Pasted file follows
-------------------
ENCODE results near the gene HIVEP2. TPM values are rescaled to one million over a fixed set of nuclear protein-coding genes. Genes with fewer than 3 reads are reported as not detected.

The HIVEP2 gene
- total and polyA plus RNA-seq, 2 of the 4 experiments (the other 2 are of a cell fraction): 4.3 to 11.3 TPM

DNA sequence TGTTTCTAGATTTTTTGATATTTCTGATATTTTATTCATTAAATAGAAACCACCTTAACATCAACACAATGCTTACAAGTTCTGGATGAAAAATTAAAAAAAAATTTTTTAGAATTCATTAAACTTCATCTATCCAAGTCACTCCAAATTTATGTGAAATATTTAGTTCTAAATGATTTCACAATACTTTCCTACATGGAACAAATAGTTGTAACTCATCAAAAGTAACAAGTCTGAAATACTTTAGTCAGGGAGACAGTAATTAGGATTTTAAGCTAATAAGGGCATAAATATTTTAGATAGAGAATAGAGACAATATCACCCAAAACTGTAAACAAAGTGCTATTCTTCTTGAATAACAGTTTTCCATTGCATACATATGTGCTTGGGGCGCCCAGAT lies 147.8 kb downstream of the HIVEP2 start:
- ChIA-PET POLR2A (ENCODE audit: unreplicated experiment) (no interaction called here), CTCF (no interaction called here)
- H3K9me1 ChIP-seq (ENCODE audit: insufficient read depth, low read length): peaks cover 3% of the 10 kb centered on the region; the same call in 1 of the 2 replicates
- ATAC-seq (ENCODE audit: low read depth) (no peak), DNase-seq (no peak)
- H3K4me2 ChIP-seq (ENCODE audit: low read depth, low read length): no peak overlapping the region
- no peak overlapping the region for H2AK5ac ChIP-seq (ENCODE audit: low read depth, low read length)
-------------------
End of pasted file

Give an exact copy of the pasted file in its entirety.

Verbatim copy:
ENCODE results near the gene HIVEP2. TPM values are rescaled to one million over a fixed set of nuclear protein-coding genes. Genes with fewer than 3 reads are reported as not detected.

The HIVEP2 gene
- total and polyA plus RNA-seq, 2 of the 4 experiments (the other 2 are of a cell fraction): 4.3 to 11.3 TPM

DNA sequence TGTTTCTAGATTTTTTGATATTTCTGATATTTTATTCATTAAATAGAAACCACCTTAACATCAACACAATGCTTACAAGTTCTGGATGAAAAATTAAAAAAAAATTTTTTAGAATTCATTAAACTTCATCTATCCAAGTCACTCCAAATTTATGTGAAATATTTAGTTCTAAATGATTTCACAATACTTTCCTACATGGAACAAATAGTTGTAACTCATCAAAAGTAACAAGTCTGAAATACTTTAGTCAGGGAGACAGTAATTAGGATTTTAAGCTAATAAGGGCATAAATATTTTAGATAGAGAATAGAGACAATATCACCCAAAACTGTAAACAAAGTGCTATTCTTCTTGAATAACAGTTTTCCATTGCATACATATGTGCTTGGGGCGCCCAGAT lies 147.8 kb downstream of the HIVEP2 start:
- ChIA-PET POLR2A (ENCODE audit: unreplicated experiment) (no interaction called here), CTCF (no interaction called here)
- H3K9me1 ChIP-seq (ENCODE audit: insufficient read depth, low read length): peaks cover 3% of the 10 kb centered on the region; the same call in 1 of the 2 replicates
- ATAC-seq (ENCODE audit: low read depth) (no peak), DNase-seq (no peak)
- H3K4me2 ChIP-seq (ENCODE audit: low read depth, low read length): no peak overlapping the region
- no peak overlapping the region for H2AK5ac ChIP-seq (ENCODE audit: low read depth, low read length)